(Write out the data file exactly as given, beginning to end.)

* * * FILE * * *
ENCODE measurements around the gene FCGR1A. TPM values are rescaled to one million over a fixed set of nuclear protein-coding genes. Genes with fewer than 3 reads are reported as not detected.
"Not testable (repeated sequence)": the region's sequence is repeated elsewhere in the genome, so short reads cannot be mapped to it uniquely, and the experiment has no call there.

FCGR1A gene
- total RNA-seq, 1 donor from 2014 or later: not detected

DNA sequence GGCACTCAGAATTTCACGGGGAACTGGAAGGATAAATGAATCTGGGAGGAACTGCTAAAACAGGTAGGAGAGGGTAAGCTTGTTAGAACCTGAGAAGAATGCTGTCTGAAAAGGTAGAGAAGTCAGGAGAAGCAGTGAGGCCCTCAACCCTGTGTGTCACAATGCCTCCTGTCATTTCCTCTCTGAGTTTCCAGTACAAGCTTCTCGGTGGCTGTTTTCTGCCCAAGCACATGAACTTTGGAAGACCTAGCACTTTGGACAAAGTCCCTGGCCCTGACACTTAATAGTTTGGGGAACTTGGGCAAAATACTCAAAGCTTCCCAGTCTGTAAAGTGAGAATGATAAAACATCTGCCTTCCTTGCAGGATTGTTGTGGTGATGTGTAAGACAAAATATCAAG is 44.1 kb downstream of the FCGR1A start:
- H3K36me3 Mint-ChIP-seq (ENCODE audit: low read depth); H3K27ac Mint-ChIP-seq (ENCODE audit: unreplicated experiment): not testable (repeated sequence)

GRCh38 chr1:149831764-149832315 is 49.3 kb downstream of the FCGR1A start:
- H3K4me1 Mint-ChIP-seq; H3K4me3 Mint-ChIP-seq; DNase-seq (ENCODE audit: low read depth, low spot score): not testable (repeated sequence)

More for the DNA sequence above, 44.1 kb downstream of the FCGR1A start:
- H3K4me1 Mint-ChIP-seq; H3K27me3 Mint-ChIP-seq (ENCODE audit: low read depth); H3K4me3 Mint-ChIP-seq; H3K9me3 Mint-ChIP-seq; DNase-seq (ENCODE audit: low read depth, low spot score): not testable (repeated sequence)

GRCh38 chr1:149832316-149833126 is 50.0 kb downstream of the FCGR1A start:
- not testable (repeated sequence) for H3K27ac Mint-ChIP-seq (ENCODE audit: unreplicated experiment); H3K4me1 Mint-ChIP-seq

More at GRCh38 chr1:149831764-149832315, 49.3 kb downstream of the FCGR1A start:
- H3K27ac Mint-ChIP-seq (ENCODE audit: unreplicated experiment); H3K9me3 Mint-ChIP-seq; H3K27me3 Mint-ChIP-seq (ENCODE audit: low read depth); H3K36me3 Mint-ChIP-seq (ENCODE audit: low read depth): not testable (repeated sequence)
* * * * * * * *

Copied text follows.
ENCODE measurements around the gene FCGR1A. TPM values are rescaled to one million over a fixed set of nuclear protein-coding genes. Genes with fewer than 3 reads are reported as not detected.
"Not testable (repeated sequence)": the region's sequence is repeated elsewhere in the genome, so short reads cannot be mapped to it uniquely, and the experiment has no call there.

FCGR1A gene
- total RNA-seq, 1 donor from 2014 or later: not detected

DNA sequence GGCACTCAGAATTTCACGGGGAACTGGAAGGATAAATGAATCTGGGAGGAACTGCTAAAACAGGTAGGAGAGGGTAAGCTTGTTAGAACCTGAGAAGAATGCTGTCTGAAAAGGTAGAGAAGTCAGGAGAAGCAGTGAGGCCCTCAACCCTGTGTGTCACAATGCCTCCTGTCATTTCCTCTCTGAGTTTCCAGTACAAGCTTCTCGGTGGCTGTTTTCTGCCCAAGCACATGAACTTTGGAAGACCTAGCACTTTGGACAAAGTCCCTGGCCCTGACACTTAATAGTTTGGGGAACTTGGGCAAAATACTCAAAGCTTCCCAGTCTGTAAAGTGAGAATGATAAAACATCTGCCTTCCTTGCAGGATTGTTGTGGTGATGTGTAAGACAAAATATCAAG is 44.1 kb downstream of the FCGR1A start:
- H3K36me3 Mint-ChIP-seq (ENCODE audit: low read depth); H3K27ac Mint-ChIP-seq (ENCODE audit: unreplicated experiment): not testable (repeated sequence)

GRCh38 chr1:149831764-149832315 is 49.3 kb downstream of the FCGR1A start:
- H3K4me1 Mint-ChIP-seq; H3K4me3 Mint-ChIP-seq; DNase-seq (ENCODE audit: low read depth, low spot score): not testable (repeated sequence)

More for the DNA sequence above, 44.1 kb downstream of the FCGR1A start:
- H3K4me1 Mint-ChIP-seq; H3K27me3 Mint-ChIP-seq (ENCODE audit: low read depth); H3K4me3 Mint-ChIP-seq; H3K9me3 Mint-ChIP-seq; DNase-seq (ENCODE audit: low read depth, low spot score): not testable (repeated sequence)

GRCh38 chr1:149832316-149833126 is 50.0 kb downstream of the FCGR1A start:
- not testable (repeated sequence) for H3K27ac Mint-ChIP-seq (ENCODE audit: unreplicated experiment); H3K4me1 Mint-ChIP-seq

More at GRCh38 chr1:149831764-149832315, 49.3 kb downstream of the FCGR1A start:
- H3K27ac Mint-ChIP-seq (ENCODE audit: unreplicated experiment); H3K9me3 Mint-ChIP-seq; H3K27me3 Mint-ChIP-seq (ENCODE audit: low read depth); H3K36me3 Mint-ChIP-seq (ENCODE audit: low read depth): not testable (repeated sequence)